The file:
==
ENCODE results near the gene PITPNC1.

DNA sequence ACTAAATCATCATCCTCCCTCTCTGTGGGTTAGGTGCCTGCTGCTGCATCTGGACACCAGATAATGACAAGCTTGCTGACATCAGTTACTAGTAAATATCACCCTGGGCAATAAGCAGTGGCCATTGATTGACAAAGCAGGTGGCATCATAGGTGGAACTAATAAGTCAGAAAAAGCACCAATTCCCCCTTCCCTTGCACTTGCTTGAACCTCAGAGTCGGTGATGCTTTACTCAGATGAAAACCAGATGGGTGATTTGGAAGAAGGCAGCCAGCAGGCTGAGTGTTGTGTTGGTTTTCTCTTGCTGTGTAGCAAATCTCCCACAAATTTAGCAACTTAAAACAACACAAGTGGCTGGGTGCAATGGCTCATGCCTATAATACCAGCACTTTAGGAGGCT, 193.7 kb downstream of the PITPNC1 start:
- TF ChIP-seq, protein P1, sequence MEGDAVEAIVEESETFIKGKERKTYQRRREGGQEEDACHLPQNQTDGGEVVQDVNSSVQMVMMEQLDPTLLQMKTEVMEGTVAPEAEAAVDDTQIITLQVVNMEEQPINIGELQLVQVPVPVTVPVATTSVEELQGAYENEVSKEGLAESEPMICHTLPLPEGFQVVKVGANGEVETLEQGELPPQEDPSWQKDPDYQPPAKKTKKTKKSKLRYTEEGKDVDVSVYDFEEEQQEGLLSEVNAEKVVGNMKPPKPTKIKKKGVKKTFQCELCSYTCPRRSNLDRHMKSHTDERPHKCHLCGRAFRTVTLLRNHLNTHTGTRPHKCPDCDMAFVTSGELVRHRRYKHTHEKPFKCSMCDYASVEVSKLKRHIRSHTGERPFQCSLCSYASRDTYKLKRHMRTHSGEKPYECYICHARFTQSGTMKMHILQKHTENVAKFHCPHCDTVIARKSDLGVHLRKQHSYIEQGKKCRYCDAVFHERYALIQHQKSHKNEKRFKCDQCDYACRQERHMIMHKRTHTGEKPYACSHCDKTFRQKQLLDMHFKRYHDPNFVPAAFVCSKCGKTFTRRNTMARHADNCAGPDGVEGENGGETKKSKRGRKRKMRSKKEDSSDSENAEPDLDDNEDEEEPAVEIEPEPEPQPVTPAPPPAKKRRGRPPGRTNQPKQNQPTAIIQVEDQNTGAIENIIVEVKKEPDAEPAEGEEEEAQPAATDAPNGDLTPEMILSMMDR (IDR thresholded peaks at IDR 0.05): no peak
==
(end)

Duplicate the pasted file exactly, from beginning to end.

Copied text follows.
ENCODE results near the gene PITPNC1.

DNA sequence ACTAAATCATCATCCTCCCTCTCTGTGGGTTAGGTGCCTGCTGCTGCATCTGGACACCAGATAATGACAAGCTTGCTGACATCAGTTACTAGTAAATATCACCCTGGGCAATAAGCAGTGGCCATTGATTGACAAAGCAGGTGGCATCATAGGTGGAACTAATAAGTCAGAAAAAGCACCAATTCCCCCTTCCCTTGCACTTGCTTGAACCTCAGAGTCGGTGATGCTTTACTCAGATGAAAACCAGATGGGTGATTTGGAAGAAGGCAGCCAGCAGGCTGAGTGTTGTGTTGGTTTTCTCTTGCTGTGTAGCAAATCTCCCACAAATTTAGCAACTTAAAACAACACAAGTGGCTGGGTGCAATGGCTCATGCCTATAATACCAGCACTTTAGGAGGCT, 193.7 kb downstream of the PITPNC1 start:
- TF ChIP-seq, protein P1, sequence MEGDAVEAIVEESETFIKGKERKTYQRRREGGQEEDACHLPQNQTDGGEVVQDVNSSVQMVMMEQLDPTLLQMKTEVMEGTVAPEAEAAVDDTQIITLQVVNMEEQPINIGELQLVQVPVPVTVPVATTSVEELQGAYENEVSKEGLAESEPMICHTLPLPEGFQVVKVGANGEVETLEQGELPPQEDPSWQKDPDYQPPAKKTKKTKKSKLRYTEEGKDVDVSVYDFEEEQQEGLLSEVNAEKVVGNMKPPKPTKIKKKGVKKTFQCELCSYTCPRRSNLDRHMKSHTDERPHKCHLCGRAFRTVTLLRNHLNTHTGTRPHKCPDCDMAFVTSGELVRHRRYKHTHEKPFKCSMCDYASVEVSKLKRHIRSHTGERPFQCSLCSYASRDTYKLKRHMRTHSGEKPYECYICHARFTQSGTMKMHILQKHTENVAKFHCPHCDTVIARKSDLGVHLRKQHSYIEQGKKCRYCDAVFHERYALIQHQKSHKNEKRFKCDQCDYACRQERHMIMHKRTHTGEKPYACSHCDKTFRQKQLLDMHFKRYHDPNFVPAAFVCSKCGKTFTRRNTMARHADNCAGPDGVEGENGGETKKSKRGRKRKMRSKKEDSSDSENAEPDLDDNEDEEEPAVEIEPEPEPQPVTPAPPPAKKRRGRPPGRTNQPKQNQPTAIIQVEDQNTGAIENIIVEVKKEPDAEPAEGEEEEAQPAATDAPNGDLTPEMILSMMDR (IDR thresholded peaks at IDR 0.05): no peak